While environmental pollution and massive inefficiencies like food waste have long been written off as “externalities” in our economic system, COVID-19 awakens us to an alternative, truer reality: each of us in our home ecosystems is part of an interconnected system that we have the power to change. It’s a transformative narrative that accomplishes what no isolated and episodic story of environmental damage, from melting glaciers to fire storms, could ever do. Instead, we’re all attentively following a fast-moving virus, piecing together information on how we can best defend ourselves and protect our neighbors, fellow citizens and the world itself from the worst-case scenarios. In a story with no predetermined ending, we all have a role to play that is empowering as much as it is restraining. The virus is raging, but we all can help stop it. When’s the last time you felt you could freeze a glacier, or actually help extinguish a forest fire? What we do here – and what we learn - could save lives and help us all endure and thrive as individuals, as communities, as a species.

The opportunity in the crisis
We’re waking up to a new world, not apart from nature, but a part of it. We now have the opportunity to see how our collective actions have a wider impact. It extends past COVID-19, even now. As social distancing and lockdowns have kept us inside, we have slowed the virus’ transmission in hard hit areas from South Korea to Seattle. Along with that human impact on the disease, pollution has receded and our impact on nature has markedly diminished as well. In Venice the canals cleared. In New York, carbon monoxide levels shrank to half their usual March levels. In China, the initial lockdown drove pollution levels down by 25%. Let us not forget: Individual actions that stop pollution yield collective impact - and quickly.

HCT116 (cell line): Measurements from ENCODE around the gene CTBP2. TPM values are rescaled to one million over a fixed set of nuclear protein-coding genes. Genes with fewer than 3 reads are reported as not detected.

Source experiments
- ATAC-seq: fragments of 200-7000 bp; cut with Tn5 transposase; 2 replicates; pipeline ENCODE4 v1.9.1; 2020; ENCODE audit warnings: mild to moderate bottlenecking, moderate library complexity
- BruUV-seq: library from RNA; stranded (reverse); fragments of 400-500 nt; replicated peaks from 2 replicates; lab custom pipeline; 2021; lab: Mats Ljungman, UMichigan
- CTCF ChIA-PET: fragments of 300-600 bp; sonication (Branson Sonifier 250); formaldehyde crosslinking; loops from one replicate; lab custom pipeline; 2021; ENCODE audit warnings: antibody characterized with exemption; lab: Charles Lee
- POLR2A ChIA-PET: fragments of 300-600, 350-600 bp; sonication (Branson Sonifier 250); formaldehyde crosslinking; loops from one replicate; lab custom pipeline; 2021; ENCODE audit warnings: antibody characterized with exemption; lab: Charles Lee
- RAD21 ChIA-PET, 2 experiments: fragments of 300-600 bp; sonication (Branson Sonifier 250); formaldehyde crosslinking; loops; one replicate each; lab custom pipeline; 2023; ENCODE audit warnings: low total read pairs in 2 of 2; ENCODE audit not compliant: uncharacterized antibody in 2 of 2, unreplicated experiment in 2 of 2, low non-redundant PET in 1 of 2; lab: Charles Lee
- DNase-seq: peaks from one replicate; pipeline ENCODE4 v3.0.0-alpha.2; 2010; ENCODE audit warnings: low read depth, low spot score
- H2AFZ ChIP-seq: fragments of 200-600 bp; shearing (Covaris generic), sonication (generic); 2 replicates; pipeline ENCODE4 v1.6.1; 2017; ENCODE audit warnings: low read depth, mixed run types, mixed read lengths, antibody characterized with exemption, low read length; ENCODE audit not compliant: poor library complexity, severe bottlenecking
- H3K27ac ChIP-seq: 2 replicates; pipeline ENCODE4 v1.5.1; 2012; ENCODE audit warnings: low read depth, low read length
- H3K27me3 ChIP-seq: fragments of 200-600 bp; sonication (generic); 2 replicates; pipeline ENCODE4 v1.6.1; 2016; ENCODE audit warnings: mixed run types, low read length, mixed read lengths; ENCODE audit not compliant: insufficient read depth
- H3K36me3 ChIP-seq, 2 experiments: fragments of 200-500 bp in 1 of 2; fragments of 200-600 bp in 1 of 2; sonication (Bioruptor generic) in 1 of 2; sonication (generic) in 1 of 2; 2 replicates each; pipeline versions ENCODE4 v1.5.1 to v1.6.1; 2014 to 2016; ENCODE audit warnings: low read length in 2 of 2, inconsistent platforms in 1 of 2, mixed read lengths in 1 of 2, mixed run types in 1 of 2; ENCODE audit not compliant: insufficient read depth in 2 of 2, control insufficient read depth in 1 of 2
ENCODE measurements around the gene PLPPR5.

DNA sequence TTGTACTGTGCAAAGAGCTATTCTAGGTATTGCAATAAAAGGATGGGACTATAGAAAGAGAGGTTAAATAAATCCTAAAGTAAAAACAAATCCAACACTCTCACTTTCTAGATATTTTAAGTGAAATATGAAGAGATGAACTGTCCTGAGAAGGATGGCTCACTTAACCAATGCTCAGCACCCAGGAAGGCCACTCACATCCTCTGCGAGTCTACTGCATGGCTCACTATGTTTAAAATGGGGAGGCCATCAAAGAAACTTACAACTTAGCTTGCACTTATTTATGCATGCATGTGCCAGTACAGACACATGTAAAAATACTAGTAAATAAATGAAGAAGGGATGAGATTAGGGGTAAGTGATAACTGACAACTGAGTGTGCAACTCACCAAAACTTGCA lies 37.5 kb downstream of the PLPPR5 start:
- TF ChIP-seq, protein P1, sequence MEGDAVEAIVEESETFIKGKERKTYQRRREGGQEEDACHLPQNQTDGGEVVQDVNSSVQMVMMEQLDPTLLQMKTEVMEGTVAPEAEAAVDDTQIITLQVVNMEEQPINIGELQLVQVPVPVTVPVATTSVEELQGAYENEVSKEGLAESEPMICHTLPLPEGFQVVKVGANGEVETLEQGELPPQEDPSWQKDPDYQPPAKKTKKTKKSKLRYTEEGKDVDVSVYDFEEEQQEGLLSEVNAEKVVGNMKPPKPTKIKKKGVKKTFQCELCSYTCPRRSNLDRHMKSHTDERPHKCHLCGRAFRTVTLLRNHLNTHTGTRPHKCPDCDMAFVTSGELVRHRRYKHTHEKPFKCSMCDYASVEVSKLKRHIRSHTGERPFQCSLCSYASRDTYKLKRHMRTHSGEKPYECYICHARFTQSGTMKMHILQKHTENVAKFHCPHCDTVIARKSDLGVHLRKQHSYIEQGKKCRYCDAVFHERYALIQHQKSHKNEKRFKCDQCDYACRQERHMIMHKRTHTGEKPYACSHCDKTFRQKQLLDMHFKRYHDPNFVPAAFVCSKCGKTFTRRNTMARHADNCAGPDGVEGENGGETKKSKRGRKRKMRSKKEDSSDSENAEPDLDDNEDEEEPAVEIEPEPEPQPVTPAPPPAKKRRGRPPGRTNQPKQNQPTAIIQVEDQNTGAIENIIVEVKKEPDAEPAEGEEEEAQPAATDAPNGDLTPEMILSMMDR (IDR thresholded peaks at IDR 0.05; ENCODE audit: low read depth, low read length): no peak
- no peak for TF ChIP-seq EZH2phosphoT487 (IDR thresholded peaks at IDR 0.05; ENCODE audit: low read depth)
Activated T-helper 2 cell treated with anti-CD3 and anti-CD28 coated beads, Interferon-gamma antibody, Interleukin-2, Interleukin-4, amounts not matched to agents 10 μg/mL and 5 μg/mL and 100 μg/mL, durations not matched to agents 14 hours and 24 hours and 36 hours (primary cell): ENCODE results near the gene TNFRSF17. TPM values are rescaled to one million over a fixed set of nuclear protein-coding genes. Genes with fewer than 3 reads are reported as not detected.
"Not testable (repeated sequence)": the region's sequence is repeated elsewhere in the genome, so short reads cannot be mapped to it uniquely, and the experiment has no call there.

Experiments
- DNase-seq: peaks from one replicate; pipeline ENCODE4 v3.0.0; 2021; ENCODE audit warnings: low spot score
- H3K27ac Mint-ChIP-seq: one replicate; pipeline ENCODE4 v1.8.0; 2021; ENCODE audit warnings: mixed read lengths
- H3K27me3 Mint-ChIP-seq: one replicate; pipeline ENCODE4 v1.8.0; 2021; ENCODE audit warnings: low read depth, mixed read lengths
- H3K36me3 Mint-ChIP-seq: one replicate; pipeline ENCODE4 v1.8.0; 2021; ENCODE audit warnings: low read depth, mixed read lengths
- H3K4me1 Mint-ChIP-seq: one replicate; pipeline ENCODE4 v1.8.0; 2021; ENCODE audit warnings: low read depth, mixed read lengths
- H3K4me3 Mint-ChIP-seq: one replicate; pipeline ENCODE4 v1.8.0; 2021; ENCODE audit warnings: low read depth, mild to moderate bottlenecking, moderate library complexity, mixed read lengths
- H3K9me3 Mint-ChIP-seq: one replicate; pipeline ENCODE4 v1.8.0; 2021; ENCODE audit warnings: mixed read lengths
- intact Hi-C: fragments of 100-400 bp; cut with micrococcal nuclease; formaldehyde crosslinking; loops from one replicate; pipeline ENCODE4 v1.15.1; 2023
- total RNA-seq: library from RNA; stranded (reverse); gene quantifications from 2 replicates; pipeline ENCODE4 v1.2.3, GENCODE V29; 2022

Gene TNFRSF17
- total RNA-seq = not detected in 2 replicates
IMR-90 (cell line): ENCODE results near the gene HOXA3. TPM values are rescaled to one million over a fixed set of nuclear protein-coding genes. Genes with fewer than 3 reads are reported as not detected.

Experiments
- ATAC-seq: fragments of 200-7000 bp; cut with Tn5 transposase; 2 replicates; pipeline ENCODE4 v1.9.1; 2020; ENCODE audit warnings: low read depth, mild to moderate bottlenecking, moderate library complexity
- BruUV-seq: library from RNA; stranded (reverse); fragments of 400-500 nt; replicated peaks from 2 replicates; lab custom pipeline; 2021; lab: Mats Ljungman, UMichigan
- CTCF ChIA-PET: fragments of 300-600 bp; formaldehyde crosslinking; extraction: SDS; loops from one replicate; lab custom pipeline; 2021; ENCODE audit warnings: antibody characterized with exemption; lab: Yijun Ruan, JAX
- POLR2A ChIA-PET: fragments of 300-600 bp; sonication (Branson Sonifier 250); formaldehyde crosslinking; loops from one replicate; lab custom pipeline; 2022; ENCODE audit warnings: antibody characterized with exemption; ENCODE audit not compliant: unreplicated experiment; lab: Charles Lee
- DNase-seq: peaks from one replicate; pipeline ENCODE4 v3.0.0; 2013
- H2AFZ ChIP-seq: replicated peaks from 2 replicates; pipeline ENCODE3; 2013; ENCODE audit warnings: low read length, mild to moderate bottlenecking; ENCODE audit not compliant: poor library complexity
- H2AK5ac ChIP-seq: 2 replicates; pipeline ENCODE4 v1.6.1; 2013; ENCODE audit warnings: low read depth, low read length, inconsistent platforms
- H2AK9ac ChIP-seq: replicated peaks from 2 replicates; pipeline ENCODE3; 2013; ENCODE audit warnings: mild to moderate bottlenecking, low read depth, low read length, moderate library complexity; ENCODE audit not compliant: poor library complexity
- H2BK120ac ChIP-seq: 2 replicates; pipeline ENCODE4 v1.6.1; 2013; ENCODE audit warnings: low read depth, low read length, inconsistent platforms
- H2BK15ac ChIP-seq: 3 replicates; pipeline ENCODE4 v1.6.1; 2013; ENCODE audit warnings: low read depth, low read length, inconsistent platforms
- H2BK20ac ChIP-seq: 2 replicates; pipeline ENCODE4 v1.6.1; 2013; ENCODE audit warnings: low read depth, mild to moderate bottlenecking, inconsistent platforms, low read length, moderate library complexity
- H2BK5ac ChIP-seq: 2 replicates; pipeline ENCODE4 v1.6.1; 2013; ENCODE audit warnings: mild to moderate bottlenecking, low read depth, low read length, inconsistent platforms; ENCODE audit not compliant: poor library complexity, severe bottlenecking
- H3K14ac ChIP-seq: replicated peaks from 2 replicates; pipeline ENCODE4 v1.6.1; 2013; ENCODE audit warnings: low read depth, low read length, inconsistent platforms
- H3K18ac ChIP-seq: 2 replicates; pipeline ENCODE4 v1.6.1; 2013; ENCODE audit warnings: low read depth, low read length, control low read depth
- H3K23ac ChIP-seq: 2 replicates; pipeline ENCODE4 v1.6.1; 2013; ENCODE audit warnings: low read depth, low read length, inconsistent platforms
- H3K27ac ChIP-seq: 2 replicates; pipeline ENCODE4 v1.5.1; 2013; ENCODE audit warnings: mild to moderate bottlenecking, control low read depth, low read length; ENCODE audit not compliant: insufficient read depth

When the factories come back to life and airplanes start flying again, emissions will inevitably (and regrettably) pick back up. But within our hands we will have the choice to learn from COVID-19 to live better in our own ecosystems, and within the greater natural system of Earth. Why wait? We can start now by being mindful of the energy sources we depend upon and the resources we use. In particular, eliminating food waste - something nonprofit Project Drawdown identifies as a top weapon for combating climate change - means tremendous resource savings throughout the supply chain and the avoidance of doubly harmful methane gas emissions from landfill waste. It’s impact with a multiplier.

Once the quarantines are lifted, and we go back to our daily lives, food waste will be but one more individual action that writ large - as individuals in Earth’s natural system - we can affect. It’s not a difficult concept, but it’s been hard to prove the case until now. COVID-19 makes it clear: our individual actions can ripple out to impact all of Earth’s natural systems, from climate to agriculture.

There are challenges to be met, curves to be flattened. Every action counts in this calculus. Recognizing the roles we have to play alone and together, we can be better stewards of ourselves, and Earth itself.

We are all systems thinkers now.